Once a frequent artist at L.A. Opera, Villarroel has not been in a production here for the last decade. On opening night, the years seemed to have taken a toll on her lustrous lyric voice. While she brought knowing vulnerability to Florencia’s quest, her large voice was uneven in quality, encountering problems of control and pitch. Bass-baritone David Pittsinger’s captain was steady at the helm until a crisis overcomes his character. Recovering later, he was ready on deck to console Florencia’s insecurities.
Rising coloratura soprano Lisette Oropesa as Rosalba, with ardent tenor Arturo Chacon-Cruz as Arcadio, provided the evening’s most satisfying vocal performances. Rosalba is a young writer who happens to be working on a biography of Florencia but does not know the subject of her work is a passenger. Arcadio is the dissatisfied shipmate with whom she falls in love after he rescues her lost notebook from the Amazon. Theirs was a lyrical, hopeful love, expressed in some of Catán’s most soaring passages. Florencia’s later council convinces Rosalba to go with love and abandon her writing career, the opposite of her own choice and a mutually exclusive option that grates on contemporary sensibilities for so recently conceived an opera. (Director Francesca Zambello was on hand at the origins of this story, reportedly flying in a helicopter deep into the author’s drug-cartel infested jungles to meet with Garcia Márquez and Fuentes-Berain. But having taken such risks, where, you might wonder, was Zambello’s vaunted feminism when it was most needed to shape the story with a less hackneyed plot device?)
Solid performances by mezzo Nancy Fabiola Herrera and baritone Gordon Hawkins lent credibility to their middle-aged, oft-bickering couple, Paula and Álvaro, who hope to rekindle their flickering flame of love. Álvaro’s drowning in the Amazon is accomplished by Eric Sean Fogel’s a gracefully choreographed fall into the arms of the dancers, enacting the swells of the Amazon. As the work’s nod to magical realism, he is granted a second chance when the river yields him up to live again, not as imaginary phantom but as a real person.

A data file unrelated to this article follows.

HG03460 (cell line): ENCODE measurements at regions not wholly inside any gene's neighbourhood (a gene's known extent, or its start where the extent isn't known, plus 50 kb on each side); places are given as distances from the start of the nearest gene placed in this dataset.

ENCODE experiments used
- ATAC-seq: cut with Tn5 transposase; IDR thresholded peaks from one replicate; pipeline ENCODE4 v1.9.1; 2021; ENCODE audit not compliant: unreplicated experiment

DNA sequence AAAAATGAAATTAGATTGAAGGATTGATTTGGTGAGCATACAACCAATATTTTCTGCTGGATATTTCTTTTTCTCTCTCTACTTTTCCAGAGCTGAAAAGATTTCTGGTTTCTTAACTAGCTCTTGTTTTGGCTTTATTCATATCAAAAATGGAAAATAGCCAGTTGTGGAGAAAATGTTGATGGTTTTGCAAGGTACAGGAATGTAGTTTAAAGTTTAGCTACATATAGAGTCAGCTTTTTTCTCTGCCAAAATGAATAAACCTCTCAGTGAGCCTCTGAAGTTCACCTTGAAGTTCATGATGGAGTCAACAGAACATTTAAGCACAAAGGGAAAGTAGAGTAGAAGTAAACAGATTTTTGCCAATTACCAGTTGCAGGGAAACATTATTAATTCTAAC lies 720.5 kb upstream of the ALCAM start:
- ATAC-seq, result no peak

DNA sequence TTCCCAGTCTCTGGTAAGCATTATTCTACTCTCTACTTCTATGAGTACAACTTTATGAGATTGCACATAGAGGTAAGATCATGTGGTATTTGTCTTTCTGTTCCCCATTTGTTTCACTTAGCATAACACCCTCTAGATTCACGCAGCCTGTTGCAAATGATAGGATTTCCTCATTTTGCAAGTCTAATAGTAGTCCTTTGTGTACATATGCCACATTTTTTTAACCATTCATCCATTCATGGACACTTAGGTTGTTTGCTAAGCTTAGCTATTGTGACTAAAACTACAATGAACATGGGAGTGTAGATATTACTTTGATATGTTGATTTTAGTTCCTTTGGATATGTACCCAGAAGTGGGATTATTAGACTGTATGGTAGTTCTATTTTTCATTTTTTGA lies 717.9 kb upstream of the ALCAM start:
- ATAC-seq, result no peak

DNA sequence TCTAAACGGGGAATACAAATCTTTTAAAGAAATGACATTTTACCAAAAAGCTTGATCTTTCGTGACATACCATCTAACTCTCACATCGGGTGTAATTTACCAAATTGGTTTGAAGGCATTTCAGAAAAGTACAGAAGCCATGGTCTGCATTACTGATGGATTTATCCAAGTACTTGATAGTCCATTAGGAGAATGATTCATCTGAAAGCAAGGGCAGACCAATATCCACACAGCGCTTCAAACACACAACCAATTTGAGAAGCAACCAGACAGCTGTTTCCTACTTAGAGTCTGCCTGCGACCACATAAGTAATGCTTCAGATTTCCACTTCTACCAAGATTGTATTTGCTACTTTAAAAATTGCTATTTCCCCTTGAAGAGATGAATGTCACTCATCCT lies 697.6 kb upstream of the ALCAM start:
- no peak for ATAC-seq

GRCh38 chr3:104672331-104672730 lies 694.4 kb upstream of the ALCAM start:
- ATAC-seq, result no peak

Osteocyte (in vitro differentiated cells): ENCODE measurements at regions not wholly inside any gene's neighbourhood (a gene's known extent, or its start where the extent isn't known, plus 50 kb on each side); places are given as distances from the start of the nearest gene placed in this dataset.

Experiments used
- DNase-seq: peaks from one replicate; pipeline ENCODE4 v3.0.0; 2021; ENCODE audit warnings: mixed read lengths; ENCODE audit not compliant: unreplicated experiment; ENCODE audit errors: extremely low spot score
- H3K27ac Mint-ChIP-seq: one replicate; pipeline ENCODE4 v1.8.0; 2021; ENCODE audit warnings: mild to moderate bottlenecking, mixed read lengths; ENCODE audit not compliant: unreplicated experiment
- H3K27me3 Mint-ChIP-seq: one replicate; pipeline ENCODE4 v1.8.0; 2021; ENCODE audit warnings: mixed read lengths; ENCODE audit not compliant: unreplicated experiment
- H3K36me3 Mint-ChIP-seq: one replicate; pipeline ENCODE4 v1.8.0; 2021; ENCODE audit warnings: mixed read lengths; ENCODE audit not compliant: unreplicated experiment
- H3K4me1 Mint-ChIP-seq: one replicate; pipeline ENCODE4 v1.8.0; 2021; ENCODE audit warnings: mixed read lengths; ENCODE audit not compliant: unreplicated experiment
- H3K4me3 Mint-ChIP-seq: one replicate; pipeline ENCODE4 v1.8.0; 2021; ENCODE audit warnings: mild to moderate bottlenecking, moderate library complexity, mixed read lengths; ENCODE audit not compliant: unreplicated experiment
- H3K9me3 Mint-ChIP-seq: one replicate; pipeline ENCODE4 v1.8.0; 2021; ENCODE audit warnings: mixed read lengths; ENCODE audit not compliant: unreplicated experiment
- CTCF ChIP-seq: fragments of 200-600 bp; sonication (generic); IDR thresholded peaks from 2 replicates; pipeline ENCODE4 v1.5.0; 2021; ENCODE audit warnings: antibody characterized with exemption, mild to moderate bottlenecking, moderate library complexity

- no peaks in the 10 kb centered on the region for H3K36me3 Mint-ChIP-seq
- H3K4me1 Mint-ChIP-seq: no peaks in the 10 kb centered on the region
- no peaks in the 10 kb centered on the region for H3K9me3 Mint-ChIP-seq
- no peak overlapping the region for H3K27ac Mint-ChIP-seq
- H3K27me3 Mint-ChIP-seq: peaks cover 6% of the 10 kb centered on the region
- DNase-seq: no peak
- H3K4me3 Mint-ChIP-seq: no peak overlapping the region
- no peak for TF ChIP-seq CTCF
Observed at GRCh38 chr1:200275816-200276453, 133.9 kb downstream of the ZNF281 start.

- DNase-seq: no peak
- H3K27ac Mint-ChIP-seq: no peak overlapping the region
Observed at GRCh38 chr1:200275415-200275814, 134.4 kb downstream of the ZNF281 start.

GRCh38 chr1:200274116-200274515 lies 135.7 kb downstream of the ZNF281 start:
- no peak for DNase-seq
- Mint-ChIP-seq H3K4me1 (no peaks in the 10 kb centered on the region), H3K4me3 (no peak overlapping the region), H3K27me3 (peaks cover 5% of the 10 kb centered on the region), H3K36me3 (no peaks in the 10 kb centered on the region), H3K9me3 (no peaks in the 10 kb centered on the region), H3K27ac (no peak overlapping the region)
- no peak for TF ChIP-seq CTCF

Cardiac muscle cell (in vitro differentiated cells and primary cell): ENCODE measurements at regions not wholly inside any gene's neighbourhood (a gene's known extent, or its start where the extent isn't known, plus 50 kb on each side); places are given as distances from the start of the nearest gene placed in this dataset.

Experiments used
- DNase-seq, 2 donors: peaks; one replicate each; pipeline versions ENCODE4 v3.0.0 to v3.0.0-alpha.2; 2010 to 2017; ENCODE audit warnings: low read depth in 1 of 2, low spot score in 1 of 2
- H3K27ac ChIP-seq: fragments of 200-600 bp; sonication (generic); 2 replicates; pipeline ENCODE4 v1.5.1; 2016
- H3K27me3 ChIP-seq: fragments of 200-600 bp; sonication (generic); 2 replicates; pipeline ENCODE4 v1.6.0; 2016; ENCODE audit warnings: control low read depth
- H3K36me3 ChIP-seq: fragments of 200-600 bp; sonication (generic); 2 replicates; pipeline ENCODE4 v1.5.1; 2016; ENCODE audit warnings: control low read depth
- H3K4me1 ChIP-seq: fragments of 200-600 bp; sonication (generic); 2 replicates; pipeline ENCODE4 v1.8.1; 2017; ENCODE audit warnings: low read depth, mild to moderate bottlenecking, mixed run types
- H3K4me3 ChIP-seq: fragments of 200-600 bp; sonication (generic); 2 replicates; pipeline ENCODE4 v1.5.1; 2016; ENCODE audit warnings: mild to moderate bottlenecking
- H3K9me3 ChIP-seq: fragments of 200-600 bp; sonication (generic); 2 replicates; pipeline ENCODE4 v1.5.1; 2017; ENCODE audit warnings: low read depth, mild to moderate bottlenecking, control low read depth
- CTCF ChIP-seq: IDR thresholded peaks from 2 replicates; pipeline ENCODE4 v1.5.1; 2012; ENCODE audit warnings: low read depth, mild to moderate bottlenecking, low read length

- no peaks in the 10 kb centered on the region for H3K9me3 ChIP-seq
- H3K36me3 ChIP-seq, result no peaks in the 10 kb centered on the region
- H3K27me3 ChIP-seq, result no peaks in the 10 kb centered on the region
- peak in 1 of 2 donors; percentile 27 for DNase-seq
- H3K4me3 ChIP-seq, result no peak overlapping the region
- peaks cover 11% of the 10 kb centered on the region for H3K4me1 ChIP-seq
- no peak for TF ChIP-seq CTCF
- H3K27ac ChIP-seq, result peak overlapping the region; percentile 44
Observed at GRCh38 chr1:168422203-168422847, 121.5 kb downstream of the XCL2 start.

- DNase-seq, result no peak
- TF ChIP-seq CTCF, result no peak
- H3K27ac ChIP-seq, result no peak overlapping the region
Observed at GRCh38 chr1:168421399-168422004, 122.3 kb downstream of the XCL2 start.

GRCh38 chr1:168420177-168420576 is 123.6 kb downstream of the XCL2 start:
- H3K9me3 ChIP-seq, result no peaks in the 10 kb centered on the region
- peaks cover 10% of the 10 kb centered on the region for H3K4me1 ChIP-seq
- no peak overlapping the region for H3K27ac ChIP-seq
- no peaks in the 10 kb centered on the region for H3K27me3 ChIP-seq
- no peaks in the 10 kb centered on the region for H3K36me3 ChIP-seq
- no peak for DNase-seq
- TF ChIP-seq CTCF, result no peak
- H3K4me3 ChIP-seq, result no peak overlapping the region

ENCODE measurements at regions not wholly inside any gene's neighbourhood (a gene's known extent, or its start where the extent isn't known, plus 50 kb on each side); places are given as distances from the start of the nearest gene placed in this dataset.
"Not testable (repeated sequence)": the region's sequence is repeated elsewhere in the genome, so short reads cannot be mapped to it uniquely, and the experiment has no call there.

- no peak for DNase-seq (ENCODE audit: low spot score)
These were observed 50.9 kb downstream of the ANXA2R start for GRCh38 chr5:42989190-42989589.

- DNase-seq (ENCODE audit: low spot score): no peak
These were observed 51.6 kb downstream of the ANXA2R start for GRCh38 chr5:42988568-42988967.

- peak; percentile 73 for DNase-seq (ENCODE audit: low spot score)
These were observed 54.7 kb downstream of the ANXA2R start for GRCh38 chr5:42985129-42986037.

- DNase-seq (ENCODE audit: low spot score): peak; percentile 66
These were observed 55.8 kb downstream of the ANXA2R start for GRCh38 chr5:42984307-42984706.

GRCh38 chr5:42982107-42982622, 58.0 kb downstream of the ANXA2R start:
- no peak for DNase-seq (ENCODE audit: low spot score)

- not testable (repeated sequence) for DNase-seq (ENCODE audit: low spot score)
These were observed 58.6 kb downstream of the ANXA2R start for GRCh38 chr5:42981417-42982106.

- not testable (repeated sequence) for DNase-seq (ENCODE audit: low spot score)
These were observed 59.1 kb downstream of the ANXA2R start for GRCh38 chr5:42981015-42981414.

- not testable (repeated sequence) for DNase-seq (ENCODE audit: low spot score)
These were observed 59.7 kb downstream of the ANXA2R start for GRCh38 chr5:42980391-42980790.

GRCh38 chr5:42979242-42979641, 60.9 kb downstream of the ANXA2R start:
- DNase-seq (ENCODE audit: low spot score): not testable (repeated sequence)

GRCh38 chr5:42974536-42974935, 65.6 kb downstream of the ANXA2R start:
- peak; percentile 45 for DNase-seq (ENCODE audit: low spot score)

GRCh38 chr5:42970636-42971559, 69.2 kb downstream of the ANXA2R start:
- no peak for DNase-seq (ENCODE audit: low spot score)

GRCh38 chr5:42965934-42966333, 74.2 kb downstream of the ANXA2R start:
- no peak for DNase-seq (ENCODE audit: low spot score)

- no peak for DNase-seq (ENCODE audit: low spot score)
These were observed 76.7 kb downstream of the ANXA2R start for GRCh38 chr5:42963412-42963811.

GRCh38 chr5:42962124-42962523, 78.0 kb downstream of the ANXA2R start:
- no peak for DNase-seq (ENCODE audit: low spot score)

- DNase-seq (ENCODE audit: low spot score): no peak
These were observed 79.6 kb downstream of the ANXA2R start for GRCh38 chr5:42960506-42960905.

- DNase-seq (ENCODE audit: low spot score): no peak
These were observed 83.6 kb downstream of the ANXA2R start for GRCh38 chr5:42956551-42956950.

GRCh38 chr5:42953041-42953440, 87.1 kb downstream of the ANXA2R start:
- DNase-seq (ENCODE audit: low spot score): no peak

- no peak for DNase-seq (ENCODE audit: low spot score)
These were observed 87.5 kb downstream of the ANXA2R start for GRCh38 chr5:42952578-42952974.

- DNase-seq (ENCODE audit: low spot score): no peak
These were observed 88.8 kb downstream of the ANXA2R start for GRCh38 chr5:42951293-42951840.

As if all this were not enough to work on, the action is overlaid with the pseudo-profundities of a kind of Old Man Amazon in the form of “the spirit of the river” named Ríolobo (athletic baritone José Carbo), who interprets events, intervenes, and provides a semi-magical gloss to the whole proceedings. He is regaled in fine costumes, as when he appears as a bird and other guises deftly designed by costumer Catherine Zuber. Ríolobo’s final revelation of a cholera epidemic on the mainland just as the El Dorado arrives at Manaus requires the passengers to remain indefinitely on board ship, adding further confusion to the ultimate meaning of their voyage and, for that matter, of this opera.
Catán’s musical idiom employs a post-Puccini palette of lush tonalities and catchy melodies, with orchestrations reminiscent of French Impressionism spiced with Latin American colorings like steel drums and the marimba. The lyrical score swoons and swells at every turn, with superabundant musical climaxes. Conductor Grant Gershon paced and prioritized the orchestral textures just about right, but balances could still sometimes favor instrumental sonorities over vocals, particularly in the case of Oropesa’s bright but comparatively small soprano.
Florencia en el Amazonas may have tried to be one too many things at once, but it was an important bridge for a composer still learning about dramatic pacing and the fine points of putting an arc into his musical architecture. If it can still encourage audiences, especially those who are Spanish-speaking, to attend and appreciate opera, it will remain of valuable service.